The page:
The memory issue often causes people to honestly ask if they are going crazy, as their “normal” goes completely out the window. No, you are definitely not crazy—you are heartbroken and you are suffering, and I am so sorry this is happening to you. This phase does ease as the shock wears off, and the initial days pass.

The best coping approaches during this time are to let other things and people do the remembering. Just like with the medication, write notes, put reminders in your phone, or designate someone as your extra brain. Did someone order the food? Did you eat today? Who is getting Aunt Gina from the airport? Let your loved ones (the ones you can count on) help you with the details. And keep breathing.

4. Honor Your Emotions. Emotions go all over the place during these heightened times, and they really do run the gamut. Some people may burst into tears and that is expected and totally okay. But what if we start laughing? Or make inappropriate jokes? Or fly off the handle in rage?

We really have to allow for a lot of latitude, for ourselves and for others, because we cannot know how we will respond, and people respond in very different ways. But if we find ourselves laughing, that is just another way of releasing the tension and expelling the stress. We may get the hairy eyeball from certain folks, but it is not written anywhere that we must be doleful and somber through this entire process. Honor what you feel, let it out, take a deep breath and keep going.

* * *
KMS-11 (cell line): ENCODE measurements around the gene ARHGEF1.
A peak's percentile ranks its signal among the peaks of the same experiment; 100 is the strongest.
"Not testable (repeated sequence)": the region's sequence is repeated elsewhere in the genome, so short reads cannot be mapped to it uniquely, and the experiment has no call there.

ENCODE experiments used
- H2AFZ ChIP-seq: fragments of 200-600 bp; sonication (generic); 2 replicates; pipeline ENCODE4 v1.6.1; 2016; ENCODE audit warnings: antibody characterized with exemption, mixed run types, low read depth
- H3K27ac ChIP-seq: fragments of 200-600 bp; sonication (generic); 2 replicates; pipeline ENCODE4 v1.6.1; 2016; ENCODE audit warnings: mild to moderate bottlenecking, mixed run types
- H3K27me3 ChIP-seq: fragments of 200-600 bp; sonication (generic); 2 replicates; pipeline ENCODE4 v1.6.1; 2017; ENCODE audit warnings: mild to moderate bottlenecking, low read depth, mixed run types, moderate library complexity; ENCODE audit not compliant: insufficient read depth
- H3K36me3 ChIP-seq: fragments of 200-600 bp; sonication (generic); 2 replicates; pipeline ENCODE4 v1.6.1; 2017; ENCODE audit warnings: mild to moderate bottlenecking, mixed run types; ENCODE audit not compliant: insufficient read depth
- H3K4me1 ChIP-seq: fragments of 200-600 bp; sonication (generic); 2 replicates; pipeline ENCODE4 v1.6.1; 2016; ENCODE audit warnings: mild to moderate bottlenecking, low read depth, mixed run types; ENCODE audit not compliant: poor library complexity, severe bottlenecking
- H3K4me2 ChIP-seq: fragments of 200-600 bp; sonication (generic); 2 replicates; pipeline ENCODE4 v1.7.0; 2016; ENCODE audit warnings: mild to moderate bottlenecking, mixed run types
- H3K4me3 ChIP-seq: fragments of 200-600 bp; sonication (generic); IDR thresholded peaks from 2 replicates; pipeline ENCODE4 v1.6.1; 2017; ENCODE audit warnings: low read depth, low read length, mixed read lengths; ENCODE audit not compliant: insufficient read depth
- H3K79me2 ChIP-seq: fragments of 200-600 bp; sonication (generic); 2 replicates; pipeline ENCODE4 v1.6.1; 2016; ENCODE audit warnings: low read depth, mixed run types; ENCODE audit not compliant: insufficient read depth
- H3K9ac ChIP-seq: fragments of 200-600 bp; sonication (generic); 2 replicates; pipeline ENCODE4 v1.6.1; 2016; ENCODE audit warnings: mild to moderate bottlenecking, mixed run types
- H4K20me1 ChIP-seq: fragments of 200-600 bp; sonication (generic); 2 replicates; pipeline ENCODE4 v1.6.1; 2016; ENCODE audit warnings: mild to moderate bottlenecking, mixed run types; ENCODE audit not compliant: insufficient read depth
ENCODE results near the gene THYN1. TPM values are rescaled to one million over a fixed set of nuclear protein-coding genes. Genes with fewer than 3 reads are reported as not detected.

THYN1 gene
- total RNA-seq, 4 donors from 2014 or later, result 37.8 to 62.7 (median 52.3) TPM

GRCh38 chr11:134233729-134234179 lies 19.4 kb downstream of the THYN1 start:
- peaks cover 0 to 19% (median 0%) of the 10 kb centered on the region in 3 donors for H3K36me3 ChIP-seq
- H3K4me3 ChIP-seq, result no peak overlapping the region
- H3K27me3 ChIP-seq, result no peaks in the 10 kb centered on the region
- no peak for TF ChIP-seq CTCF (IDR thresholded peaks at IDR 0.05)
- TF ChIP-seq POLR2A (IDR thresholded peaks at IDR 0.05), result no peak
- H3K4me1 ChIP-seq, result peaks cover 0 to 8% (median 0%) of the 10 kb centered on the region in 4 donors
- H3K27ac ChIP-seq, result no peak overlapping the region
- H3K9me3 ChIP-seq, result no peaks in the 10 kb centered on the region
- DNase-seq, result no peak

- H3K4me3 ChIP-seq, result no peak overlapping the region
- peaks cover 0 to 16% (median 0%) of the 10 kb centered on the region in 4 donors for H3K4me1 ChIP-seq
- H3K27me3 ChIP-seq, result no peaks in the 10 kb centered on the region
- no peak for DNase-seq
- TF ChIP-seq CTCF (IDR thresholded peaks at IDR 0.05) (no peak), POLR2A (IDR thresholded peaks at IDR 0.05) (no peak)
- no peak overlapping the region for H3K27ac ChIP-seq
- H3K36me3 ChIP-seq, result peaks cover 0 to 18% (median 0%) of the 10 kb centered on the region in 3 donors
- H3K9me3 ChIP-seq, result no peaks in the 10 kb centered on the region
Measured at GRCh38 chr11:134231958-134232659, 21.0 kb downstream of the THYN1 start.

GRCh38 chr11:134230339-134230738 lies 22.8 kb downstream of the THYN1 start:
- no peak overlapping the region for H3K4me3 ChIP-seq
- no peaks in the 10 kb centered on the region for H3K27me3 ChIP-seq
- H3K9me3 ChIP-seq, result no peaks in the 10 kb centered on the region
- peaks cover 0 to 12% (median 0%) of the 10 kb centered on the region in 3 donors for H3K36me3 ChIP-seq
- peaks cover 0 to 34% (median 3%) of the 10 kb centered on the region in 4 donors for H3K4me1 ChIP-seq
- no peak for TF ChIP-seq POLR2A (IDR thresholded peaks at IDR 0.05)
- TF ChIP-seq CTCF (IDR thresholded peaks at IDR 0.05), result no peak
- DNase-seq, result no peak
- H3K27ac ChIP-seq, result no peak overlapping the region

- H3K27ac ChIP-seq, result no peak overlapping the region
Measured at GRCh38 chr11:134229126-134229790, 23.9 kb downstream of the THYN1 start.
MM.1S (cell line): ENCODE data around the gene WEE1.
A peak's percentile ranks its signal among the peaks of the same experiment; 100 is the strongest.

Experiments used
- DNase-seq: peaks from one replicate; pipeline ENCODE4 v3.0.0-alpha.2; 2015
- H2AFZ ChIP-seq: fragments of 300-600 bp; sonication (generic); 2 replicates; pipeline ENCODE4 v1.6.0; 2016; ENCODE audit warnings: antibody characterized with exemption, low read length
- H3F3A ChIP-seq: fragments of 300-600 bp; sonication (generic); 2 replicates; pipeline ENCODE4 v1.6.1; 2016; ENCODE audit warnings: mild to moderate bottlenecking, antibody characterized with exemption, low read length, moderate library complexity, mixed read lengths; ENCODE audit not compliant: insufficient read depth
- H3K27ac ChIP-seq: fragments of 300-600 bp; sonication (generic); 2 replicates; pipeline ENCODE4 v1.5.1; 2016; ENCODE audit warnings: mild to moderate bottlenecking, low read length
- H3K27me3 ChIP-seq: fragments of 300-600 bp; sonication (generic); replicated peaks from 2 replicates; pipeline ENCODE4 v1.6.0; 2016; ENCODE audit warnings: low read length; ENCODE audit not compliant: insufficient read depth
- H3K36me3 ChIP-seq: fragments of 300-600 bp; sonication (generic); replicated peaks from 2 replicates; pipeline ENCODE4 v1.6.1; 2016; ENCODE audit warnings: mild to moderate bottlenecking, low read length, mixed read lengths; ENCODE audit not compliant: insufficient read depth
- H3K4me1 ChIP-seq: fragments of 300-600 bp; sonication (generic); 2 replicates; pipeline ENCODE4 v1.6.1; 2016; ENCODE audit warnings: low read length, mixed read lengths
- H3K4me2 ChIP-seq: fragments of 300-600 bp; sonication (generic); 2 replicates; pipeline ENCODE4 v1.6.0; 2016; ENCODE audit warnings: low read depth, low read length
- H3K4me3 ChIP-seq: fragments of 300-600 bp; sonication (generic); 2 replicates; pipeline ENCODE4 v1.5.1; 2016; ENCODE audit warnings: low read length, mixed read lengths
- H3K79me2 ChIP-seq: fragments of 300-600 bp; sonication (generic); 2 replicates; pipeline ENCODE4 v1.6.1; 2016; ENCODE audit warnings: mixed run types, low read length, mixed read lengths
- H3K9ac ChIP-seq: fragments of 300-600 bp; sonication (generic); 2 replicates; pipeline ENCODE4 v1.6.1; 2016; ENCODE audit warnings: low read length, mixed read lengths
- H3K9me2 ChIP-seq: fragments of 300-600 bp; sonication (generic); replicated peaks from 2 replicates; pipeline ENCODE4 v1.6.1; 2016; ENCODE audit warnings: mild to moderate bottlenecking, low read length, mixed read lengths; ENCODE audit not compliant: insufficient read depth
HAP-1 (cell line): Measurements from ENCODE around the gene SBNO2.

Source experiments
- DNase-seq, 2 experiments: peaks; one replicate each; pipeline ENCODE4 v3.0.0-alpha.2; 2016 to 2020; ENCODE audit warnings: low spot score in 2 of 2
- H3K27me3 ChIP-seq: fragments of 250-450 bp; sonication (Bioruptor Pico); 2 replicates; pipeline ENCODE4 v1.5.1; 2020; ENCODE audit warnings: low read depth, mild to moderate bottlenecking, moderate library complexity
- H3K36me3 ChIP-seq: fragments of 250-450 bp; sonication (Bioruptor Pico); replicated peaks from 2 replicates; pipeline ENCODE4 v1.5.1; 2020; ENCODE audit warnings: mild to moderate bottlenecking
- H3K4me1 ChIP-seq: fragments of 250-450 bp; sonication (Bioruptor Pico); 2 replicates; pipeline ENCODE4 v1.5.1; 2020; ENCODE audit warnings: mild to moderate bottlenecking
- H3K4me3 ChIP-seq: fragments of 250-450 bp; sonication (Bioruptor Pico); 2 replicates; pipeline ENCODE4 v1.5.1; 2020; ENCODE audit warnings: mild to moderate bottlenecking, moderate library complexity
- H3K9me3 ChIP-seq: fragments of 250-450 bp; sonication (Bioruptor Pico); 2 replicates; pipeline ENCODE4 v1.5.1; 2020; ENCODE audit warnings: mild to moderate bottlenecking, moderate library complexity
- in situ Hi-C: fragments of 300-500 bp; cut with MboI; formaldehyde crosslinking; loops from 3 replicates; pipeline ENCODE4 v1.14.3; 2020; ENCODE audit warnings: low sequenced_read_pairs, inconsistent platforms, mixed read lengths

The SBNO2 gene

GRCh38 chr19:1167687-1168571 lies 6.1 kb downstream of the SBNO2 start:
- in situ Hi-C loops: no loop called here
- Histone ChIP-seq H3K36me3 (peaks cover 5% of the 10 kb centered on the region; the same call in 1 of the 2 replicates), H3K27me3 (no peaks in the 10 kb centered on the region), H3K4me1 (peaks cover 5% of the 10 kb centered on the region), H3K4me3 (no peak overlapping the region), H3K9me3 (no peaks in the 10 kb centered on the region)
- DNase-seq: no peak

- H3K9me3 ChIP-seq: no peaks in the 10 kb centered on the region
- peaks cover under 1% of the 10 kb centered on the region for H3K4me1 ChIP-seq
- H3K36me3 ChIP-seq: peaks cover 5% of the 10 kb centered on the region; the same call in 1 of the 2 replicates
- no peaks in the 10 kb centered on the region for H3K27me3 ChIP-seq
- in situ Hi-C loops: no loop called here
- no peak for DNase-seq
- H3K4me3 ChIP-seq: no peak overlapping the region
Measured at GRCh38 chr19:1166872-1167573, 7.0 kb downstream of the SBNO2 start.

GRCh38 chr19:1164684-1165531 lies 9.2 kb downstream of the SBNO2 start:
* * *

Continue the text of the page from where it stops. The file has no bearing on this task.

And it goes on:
5. One Minute at a Time. Finally, remember that you only have to take things one choice, one minute, one breath at a time. Especially because our emotions, memory, mind and spirit are disconnected and out of sync, we have to work to stay grounded and get through this painful period. Just do one thing, get through that, breathe, praise yourself for that success, breathe again, and then move on to the next decision or action.

Something no one talks about with grief is that time gets very weird. It slows down and gets very stretchy, such that a day may feel like forever. This may last longer than we think after a loss and it takes some getting used to. But it is absolutely normal and happens to so many grievers. So when people tell you to take things one day at a time, I say no, that’s an eternity. One minute is enough—only do what you can manage right now.

Loss and change and grief are universal.

We all lose those we love, whether over a long period or like a bolt of lightning, like my mother. We also lose jobs and friendships, move, have health struggles, financial crises and so much more. It’s a great opportunity for compassion and support, of yourself and your nearest and dearest. I wish I had known these things 20 years ago, but we don’t talk about this well in our culture, if at all. I think it’s time to change that. What do you think?


Author: Claire M. Schwartz

Editor: Catherine Monkman

Photo: Florent Chretien/Flickr